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3 Steps to Leverage Events in Your Recruiting Strategy

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Imagine that in the midst of your job search, you attend a fascinating talk called “ The Changing Landscape of SaaS Sales.” As you chat with the host company’s recruiter afterwards, she gushes: “I actually saw on your LinkedIn that you did Teach for America in Colorado! I also did Teach for America almost 9 years ago now. This company was the perfect next step for me because…” Now, imagine that a recruiter sends you that same message on LinkedIn. Which conversation are you more interested in continuing?

When you send a candidate a personalized online message about an open role, you can pique their interest. But when your face lights up, your voice rises an octave, and you gesture excitedly as you tell them about an opportunity in person, they are even more likely to listen. Jessica Hayes, Talent Manager and HR Projects Lead at Lost My Name, has seen firsthand how much in-person interactions can mean to candidates. In our webinar last week, she talked to us about how to leverage events to recruit top talent.

Why plan events?

According to LinkedIn Talent Trends 2014, 85% of the workforce want to hear from you. Everyone is not actively looking, admits Jess, but 85% is interested in changing careers. With so many passive candidates who could be receptive to your reach-outs, your responsibility is to use every tool at your disposal to find them. Jess has a number of favorite online sourcing tools- Dribbble, Stack Overflow, Discover.ly, Reddit, and allmytweets.net, just to name a few- and she uses each consistently to engage top talent.

“But you don’t have to go very far to see that candidates are constantly bombarded by online reach-outs,” remarks Jess. “People are taking screenshots of bad reach-outs and talking about how fed up they are all the time.” Considering that candidates are swamped with job offers and information about changing their careers, Jess knows how important it is to think of different, creative ways to connect with them.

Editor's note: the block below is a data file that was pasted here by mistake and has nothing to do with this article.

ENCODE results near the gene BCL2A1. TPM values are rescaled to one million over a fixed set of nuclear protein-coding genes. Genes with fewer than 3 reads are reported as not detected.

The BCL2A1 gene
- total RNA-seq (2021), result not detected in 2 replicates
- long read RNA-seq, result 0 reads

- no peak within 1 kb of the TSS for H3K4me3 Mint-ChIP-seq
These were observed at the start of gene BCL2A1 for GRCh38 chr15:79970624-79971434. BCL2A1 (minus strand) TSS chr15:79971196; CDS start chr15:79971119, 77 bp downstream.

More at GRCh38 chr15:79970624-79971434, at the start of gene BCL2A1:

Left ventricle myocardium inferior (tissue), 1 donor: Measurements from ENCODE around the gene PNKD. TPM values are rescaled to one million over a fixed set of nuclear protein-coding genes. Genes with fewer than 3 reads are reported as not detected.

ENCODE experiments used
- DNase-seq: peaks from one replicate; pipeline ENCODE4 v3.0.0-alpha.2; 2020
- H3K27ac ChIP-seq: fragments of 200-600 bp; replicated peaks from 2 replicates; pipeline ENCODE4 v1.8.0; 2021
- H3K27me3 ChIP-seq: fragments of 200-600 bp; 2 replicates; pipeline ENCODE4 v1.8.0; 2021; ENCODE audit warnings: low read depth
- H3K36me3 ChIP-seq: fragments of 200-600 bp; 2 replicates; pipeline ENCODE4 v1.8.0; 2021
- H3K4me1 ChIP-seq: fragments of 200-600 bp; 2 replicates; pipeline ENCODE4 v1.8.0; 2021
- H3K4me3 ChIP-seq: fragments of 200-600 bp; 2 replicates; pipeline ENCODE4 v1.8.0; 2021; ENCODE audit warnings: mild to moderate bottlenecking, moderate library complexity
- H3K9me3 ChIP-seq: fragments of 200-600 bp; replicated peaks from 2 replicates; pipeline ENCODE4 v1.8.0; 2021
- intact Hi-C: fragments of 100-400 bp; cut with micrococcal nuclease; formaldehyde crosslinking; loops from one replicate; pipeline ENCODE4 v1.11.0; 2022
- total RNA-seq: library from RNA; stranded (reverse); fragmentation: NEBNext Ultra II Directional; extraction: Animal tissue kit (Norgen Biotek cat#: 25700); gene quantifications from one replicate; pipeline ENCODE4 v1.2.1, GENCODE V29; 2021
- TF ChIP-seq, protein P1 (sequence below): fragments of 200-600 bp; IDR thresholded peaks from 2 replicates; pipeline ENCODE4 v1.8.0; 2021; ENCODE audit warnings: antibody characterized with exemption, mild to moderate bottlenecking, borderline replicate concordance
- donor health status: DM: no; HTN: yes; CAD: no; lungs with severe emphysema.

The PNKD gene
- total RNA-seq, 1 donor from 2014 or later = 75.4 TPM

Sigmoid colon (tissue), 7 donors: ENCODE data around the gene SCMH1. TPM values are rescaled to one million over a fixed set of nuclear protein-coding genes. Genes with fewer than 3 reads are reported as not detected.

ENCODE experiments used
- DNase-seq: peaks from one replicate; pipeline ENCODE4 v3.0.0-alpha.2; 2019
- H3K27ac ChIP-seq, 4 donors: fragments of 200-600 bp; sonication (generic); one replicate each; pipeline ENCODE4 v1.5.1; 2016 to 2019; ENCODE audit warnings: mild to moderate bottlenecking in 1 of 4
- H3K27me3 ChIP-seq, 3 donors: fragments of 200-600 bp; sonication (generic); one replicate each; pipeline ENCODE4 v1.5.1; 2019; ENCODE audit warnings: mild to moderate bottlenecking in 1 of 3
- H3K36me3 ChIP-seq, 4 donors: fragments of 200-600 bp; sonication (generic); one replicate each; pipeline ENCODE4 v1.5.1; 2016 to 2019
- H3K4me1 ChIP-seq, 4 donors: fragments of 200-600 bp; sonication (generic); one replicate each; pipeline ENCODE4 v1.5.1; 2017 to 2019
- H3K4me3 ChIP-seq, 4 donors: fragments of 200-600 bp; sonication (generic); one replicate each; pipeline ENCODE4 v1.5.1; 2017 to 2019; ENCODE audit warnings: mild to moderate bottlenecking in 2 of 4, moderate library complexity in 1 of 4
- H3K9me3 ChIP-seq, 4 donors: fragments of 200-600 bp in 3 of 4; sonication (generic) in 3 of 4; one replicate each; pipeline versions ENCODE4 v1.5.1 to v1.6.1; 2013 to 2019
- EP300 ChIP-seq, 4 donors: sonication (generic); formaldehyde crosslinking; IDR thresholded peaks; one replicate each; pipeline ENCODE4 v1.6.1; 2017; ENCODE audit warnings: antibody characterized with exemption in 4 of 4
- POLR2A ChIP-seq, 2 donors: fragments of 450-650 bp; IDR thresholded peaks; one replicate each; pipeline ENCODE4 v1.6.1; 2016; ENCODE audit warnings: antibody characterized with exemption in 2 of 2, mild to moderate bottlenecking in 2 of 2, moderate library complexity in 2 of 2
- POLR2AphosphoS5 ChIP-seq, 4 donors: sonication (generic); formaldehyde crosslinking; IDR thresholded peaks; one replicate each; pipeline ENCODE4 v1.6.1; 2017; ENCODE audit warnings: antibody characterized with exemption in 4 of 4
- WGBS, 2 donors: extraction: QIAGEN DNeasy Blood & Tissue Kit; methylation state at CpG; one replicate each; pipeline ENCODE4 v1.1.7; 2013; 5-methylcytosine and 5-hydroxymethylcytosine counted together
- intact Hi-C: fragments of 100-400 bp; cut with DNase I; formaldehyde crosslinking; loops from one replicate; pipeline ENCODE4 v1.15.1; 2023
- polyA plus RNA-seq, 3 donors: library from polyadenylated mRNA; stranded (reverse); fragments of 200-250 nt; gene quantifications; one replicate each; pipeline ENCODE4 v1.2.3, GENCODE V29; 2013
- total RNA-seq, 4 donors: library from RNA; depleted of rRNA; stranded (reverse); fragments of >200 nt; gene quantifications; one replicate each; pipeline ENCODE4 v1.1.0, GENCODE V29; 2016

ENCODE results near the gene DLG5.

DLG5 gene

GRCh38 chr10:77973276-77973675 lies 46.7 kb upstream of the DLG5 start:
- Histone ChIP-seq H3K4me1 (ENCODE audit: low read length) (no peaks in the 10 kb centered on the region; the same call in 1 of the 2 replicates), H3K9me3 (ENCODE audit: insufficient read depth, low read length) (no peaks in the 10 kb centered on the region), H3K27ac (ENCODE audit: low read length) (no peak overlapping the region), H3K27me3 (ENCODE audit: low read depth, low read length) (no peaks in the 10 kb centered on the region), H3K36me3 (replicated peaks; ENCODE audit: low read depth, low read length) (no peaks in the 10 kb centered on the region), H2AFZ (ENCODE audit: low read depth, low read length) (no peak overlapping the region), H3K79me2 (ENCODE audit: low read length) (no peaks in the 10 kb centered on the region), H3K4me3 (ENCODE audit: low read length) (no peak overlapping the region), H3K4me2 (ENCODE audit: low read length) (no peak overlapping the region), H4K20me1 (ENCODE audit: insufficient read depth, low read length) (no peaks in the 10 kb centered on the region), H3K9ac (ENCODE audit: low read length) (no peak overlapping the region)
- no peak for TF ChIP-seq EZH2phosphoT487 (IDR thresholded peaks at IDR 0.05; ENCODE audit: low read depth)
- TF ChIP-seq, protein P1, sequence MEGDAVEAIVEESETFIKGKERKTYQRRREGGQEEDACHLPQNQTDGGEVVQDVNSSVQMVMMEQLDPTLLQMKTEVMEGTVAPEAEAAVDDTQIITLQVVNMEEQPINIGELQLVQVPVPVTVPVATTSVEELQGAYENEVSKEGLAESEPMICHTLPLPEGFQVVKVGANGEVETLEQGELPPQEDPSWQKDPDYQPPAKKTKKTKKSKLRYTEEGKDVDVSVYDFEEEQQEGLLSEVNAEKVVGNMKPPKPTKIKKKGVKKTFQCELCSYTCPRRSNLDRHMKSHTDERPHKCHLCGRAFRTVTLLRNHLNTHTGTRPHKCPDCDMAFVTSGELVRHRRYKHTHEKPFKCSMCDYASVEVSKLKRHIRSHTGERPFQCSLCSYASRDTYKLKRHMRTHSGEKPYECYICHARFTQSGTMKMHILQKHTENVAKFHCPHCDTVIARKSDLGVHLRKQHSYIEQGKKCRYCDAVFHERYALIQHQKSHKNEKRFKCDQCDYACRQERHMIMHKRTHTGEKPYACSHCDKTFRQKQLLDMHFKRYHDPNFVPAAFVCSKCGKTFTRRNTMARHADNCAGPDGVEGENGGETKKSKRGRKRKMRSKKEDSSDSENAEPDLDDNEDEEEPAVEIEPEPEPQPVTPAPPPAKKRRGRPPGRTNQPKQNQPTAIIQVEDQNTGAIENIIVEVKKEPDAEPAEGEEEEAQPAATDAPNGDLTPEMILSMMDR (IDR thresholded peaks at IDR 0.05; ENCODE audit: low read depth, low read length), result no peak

Throughout her time as a recruiter, Jess has learned the key ingredients to a successful event. In order to make her tips more digestible, she broke her event planning strategy into three steps:

1) Pre-event communication

Event planning can be difficult, especially if you have a small recruiting team. Still, you likely have more resources than you think. “Event assistance and facilitation comes naturally to a lot of people,” says Jess. “You can ask hiring managers to help you source a speaker, for example.” Hiring managers want to grow their team just as much as you do, and they will be more comfortable planning an event than building an online pipeline. When you are nailing down the details of your event and marketing it to your target audience, don’t be afraid to rally the troops.

Once you’ve solidified the logistics of your event and attendees can RSVP, send all successful registrants a confirmation email. The email should include their ticket to the event, the schedule for the day, and directions to the venue. In order to do this quickly and seamlessly, Jess crafts a template and sends the emails through Lever. Even if your event has reached capacity, it’s important to send a follow-up email. When you send a message like “Thank you, but at the moment we are oversubscribed.” or “We’ll have to put you on a waitlist, but we will keep you updated!”, you can continue the conversation with candidates and ask them to visit your careers page if they are interested in exploring further opportunities.